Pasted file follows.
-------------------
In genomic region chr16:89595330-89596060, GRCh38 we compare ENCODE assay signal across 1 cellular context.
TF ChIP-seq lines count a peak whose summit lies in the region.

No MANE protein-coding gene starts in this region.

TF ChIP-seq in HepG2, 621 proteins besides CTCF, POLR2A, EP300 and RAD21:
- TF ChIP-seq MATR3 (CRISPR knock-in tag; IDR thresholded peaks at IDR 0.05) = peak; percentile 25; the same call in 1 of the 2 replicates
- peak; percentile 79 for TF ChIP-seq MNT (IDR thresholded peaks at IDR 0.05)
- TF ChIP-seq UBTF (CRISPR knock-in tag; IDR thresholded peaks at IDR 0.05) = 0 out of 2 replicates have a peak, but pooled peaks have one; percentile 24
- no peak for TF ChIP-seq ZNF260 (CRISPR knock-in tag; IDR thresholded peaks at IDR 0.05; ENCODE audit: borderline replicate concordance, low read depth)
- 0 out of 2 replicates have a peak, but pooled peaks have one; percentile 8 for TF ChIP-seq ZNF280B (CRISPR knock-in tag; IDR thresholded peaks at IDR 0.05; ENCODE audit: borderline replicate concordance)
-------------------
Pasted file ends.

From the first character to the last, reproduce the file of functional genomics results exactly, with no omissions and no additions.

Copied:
In genomic region chr16:89595330-89596060, GRCh38 we compare ENCODE assay signal across 1 cellular context.
TF ChIP-seq lines count a peak whose summit lies in the region.

No MANE protein-coding gene starts in this region.

TF ChIP-seq in HepG2, 621 proteins besides CTCF, POLR2A, EP300 and RAD21:
- TF ChIP-seq MATR3 (CRISPR knock-in tag; IDR thresholded peaks at IDR 0.05) = peak; percentile 25; the same call in 1 of the 2 replicates
- peak; percentile 79 for TF ChIP-seq MNT (IDR thresholded peaks at IDR 0.05)
- TF ChIP-seq UBTF (CRISPR knock-in tag; IDR thresholded peaks at IDR 0.05) = 0 out of 2 replicates have a peak, but pooled peaks have one; percentile 24
- no peak for TF ChIP-seq ZNF260 (CRISPR knock-in tag; IDR thresholded peaks at IDR 0.05; ENCODE audit: borderline replicate concordance, low read depth)
- 0 out of 2 replicates have a peak, but pooled peaks have one; percentile 8 for TF ChIP-seq ZNF280B (CRISPR knock-in tag; IDR thresholded peaks at IDR 0.05; ENCODE audit: borderline replicate concordance)